Mental health in the workplace – The irrefutable issue
A few months ago, I was having a really tough time. I found myself waking up in the morning feeling sick, dreading the day ahead. Regardless of the kind faces around me at work, I was afraid of being seen as a liability. Or at least that’s what I thought would happen if I was honest about how I was feeling. I felt obligated to paint a mask on every morning that wouldn’t take a ridiculously expensive setting spray to keep in place. I didn’t want to be seen differently, or treated differently just because of my mental health. I thought, my mental health isn’t an appropriate topic for the workplace, right?
Mental ill health is the leading cause of sickness absence in the UK, meaning that the workplace is exactly where talking about mental health should be appropriate. There is so much stigma attached to mental illness that we forget that it’s exactly that, illness – and should be treated as you would do any other, regardless of its visibility.
1 in 6 British workers are affected by mental health conditions such as anxiety and depression every year. Take a look around you. At how many people are in the same room as you, even at how many people are sat around the same desks? This highlights that mental illness doesn’t make you unable to work, it just means we need to take action to create the right environment to let these people work. This irrefutable issue is exactly why it is imperative that mental health stigmas are alleviated within the workplace, in order to maintain a stable, comfortable and healthy environment for all workers.
It makes business-sense to prioritise employee’s mental health for the company’s success. It has become too normalised to show up to work and push on, continue to ‘hustle’, rather than recognise when you need to slow things down and take care of yourself. This has become a concept you might have heard of called ‘presenteeism’. Much like ‘absenteeism’, the terms refer to attendance or lack thereof. Absenteeism refers to the lack of attendance without valid reason, presenteeism refers to attendance when you should probably be at home but came into work/school anyway. Whether that is because of a physical ailment like a cough or a cold, or in fact a mental health condition such as anxiety or depression, it’s on the rise. More and more people are turning up to work with a mask on to hide how they really feel, and I think this is an issue that can’t be ignored. Don’t you agree?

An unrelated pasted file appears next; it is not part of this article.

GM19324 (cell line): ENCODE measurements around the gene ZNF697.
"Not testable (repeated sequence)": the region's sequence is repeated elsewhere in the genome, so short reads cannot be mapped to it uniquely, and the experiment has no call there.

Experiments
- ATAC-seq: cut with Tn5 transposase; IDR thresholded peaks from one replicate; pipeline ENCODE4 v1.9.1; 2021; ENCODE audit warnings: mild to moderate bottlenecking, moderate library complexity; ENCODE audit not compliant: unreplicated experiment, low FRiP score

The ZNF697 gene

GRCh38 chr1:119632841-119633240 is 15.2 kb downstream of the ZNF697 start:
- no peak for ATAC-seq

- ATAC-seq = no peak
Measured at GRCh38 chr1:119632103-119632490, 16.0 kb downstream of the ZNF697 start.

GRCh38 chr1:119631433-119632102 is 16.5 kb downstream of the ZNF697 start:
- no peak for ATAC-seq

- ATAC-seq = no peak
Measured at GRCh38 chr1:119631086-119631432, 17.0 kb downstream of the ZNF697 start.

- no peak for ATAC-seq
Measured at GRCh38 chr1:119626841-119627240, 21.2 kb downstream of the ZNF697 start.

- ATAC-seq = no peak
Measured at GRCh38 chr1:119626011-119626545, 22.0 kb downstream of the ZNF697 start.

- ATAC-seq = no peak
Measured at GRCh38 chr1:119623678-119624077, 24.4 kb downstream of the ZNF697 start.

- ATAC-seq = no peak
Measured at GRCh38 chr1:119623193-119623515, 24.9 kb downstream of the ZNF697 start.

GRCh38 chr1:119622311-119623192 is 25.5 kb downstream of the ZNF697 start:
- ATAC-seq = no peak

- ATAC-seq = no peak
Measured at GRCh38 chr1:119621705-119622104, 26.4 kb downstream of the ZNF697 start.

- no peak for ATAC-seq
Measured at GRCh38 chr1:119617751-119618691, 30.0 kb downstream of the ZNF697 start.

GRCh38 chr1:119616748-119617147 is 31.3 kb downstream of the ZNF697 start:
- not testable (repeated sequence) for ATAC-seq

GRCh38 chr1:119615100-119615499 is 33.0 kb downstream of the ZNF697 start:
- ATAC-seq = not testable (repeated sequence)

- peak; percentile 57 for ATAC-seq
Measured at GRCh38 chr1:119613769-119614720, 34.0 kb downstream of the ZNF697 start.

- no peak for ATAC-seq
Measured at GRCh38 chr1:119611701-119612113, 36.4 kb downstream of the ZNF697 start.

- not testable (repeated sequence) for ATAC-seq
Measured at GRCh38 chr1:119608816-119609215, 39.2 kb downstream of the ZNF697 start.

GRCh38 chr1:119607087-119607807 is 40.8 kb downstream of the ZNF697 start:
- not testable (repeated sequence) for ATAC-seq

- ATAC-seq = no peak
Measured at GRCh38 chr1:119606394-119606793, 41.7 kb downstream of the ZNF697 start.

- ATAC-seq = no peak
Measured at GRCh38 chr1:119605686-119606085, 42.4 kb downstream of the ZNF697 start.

I’m lucky enough to have developed an honest and open relationship with my manager and colleagues. I am able to express how I feel without the feeling of judgement or being made to feel like a liability, but rather something that is important to the company, as my recovery and success in turn affects the company’s success. I sadly can’t say that this is an experience found in all places of work. But I think that with more awareness, will bring more willingness to improve and make the workplace a less stigmatic, uncomfortable place for people struggling with mental illness.
If you’re looking to learn more about mental health in the workplace and see what you can to do improve the environment within your business, please take a look at the #timetochange campaign that inspired me to bring my passion for mental health awareness into the workplace and challenge the stigma surrounding it. It’s time to tackle the culture of fear and silence and its effects on our colleagues. After all, we’re not just workers, we’re people and need to be supported in our roles as well as our lives.
This blog was written by Aisha Bushell, Recruitment Coordinator in our Internal Communications Team.